Duck Breast with Potato and Turnip Roasted Oil and Cognac Sauce

5 from 7 votes
Prep Time 30 mins
Cook Time 30 mins
Total Time 1 hr
Course Dinner
Cuisine European
Servings 3 people


Potato and turnip roasted oil:

  • Pepper salt
  • 2 medium sized Shallots
  • 3 small Garlic cloves
  • 200 g Peeled waxy potatoes
  • 350 g Peeled swede (turnip)
  • 150 g Peeled carrots
  • 1 size Shallot
  • 80 g Smoked bacon streaked
  • 60 g Spring onion
  • 30 g Butter
  • 150 ml Vegetable broth
  • 1 tbsp Dried marjoram
  • Salt pepper


  • Roast set v. d. Duck breasts
  • 400 ml Duck stock
  • 50 ml Cream
  • 40 ml Cognac / brandy
  • 2 small pieces Bitter chocolate
  • 1 tbsp Food starch
  • Pepper salt


Preparation of the roast:

  • Peel the potatoes, beetroot, and carrots. Cut the potatoes and beets into cubes about 2 cm in size. Carrots only half the size. Peel, halve and slice shallot. Roughly dice the bacon. Clean the spring onions and cut into thick slices.
  • Fry the shallot and bacon in a saucepan in 10 g butter. When they have turned color, add the potato, beet and carrot cubes. Sweat while stirring vigorously, sprinkle with marjoram, pepper and salt and deglaze with the stock. Bring everything to a boil and then simmer for about 8-10 minutes over medium heat. Since the stock (intentionally) does not cover the vegetables, stir them every now and then while they are cooking. After 8 minutes have elapsed, take a sample of the 3 types of vegetables. They should still be very slightly firm to the bite. If so, remove from heat, pour through a sieve and let cool. Catch the brew and later use it for the sauce.

Duck breast:

  • Wash duck breasts with cold water, dry them and remove any silver skin on the meat side. Cut the fat skin crosswise with a very sharp knife until AN (and not IN) the meat and salt it well. Place both duck breasts in the COLD pan with the incised skin facing down. Then heat it at full strength and fry the skin for approx. 4 - 5 minutes until crispy. Now salt the meat side on top. Now preheat the oven to 200 °.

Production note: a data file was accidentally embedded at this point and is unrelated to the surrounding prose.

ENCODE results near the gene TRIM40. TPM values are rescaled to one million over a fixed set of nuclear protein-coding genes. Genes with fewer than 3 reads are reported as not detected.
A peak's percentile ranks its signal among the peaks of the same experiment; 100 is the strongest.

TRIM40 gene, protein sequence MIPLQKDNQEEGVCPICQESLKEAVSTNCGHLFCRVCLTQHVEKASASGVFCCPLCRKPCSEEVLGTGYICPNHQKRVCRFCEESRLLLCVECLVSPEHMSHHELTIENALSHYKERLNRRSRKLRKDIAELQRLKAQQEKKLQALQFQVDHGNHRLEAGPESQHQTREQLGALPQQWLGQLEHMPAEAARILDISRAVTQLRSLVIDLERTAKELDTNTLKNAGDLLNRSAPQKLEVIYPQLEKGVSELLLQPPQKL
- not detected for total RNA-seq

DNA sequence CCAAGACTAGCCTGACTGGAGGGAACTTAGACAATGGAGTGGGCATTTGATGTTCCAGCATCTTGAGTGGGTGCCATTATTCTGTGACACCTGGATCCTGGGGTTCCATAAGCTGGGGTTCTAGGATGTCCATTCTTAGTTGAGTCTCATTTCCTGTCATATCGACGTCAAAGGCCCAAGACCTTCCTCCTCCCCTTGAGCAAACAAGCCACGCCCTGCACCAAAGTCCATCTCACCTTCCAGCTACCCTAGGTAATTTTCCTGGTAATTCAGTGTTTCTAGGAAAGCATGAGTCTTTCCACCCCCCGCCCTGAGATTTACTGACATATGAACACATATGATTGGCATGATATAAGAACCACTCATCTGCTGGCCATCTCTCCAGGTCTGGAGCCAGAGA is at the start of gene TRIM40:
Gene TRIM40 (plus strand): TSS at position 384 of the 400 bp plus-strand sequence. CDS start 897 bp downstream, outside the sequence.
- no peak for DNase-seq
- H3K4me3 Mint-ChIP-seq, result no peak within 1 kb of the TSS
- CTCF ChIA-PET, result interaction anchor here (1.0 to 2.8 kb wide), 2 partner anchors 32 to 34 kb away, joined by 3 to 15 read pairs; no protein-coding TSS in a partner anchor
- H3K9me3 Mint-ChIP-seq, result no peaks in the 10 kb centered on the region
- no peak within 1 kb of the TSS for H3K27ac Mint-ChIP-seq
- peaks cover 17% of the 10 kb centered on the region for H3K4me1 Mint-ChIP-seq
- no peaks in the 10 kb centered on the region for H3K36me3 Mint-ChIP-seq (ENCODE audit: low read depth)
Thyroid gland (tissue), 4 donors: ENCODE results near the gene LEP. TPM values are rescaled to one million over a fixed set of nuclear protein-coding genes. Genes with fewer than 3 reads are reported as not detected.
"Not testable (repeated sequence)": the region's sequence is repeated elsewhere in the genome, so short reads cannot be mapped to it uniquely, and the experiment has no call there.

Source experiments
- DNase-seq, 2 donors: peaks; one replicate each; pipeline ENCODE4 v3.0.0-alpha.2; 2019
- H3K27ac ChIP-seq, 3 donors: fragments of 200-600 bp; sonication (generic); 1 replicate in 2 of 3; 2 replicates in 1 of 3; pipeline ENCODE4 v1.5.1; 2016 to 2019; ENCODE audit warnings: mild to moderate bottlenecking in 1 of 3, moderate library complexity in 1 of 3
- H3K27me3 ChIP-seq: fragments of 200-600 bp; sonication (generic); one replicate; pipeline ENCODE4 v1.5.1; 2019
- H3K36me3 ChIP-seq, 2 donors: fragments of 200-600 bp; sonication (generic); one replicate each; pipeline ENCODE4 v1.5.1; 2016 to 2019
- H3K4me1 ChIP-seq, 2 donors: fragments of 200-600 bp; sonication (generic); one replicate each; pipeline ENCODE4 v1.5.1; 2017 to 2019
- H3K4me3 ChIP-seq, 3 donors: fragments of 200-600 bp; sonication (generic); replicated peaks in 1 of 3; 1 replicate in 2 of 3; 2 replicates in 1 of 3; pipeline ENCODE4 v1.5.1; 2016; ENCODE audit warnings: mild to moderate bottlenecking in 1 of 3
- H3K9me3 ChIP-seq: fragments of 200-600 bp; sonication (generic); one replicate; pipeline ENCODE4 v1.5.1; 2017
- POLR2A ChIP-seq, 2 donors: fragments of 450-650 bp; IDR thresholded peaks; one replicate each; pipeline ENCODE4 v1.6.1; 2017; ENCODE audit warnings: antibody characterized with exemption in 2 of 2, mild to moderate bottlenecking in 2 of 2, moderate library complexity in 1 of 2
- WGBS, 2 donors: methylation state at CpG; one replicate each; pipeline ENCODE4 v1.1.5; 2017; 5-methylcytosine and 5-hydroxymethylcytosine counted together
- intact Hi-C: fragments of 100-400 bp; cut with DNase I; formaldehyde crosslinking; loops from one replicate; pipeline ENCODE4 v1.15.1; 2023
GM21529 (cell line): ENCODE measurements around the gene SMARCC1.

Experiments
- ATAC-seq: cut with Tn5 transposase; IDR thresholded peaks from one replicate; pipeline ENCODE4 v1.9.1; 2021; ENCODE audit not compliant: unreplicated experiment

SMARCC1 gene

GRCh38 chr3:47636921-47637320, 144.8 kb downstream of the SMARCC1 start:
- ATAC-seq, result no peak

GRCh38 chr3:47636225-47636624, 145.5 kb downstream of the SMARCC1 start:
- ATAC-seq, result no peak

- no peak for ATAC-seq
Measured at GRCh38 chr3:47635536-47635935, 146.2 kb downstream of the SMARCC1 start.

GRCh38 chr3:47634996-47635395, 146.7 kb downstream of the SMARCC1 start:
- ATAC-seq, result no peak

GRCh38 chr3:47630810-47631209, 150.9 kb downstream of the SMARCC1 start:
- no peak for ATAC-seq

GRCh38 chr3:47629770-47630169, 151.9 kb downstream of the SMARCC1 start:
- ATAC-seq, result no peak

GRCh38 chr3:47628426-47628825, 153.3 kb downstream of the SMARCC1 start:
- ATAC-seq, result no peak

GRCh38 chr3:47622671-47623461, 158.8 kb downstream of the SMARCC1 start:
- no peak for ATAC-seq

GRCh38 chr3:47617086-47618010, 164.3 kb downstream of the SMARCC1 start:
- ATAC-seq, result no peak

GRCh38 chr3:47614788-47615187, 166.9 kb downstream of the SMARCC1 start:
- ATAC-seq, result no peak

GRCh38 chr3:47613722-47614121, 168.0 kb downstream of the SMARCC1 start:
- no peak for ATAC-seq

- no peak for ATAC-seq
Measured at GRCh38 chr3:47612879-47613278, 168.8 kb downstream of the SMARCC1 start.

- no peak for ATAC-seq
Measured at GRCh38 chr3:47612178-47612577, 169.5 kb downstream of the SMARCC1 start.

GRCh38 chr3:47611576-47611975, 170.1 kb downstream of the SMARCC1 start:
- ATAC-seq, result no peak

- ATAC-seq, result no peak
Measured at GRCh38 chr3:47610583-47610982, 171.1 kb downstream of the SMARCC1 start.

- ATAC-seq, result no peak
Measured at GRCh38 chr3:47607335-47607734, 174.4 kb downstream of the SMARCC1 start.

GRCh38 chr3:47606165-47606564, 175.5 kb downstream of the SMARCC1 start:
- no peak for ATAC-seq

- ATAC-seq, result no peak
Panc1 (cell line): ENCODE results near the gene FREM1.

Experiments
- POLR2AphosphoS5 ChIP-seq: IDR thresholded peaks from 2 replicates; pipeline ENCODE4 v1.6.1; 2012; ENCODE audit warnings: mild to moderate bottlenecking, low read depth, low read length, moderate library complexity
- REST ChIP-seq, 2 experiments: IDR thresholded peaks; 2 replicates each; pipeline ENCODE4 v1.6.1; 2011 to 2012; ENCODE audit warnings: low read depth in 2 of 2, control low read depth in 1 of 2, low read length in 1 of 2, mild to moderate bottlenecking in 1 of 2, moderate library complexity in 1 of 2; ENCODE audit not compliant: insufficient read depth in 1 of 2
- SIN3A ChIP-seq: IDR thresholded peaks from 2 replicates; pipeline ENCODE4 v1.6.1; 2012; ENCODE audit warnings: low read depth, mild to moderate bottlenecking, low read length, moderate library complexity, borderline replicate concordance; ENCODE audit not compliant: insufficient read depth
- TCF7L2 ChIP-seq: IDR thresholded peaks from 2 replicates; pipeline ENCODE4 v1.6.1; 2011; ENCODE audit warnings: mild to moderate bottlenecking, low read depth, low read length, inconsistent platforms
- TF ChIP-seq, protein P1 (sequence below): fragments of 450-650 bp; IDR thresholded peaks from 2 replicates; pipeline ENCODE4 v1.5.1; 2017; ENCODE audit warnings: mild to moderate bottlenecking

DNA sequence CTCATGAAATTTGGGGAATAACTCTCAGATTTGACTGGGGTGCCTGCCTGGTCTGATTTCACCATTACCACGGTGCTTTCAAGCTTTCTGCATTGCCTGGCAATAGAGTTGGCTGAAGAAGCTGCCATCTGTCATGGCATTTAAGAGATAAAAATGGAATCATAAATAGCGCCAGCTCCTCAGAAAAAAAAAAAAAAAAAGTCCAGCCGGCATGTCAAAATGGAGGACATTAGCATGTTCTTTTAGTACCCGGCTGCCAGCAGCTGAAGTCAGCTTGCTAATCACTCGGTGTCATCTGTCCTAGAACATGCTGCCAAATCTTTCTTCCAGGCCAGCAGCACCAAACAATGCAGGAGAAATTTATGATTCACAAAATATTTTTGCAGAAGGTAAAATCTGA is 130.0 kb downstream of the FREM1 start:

• When the skin is golden-brown and crispy, turn both breasts over and fry on the meat side for 4 - 5 minutes. Then immediately put both of them from the breakdown on the grid in the oven and prick a meat thermometer up to the middle. (Slide the tray with baking paper under the grid as a drip protection). The core temperature of the duck breasts - so that they are still slightly pink on the inside - should be 62 - 65 °. At the high temperature, however, it only takes 10 - 12 minutes. The deliberately chosen high temperature is therefore that the crispy skin stays nice and cross, or can become cross.

Roasted oil and sauce Completion:

  • While the meat is being cooked in the oven, heat the remaining butter in a large pan and fry all of the pre-cooked potato and beet vegetables vigorously. If necessary, add a little more seasoning and turn several times. Just before serving, fold in the spring onions and roast only lightly.
  • For the sauce, heat the frying fat with the onions again, add any meat cuts from cleaning the duck breasts and let them fry until everything has got a nice dark color. Then deglaze with the duck stock and the vegetable stock, pepper and salt and let simmer until it is reduced by half. Then pour everything through a sieve and collect the sauce in a saucepan. Let it boil again. Refine with cream, cognac and chocolate and set with a little starch mixed with water.
  • When the meat has reached its core temperature, take it out of the oven immediately and let it rest at room temperature until all the dishes have been served with the side dishes. Then cut open the breasts, put them on the plate and sprinkle some salt and pepper over them. Then just let it taste and slowly look forward to the dark, cold season that is coming .....................;.)
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Written by John Myers

Professional Chef with 25 years of industry experience at the highest levels. Restaurant owner. Beverage Director with experience creating world-class nationally recognized cocktail programs. Food writer with a distinctive Chef-driven voice and point of view.

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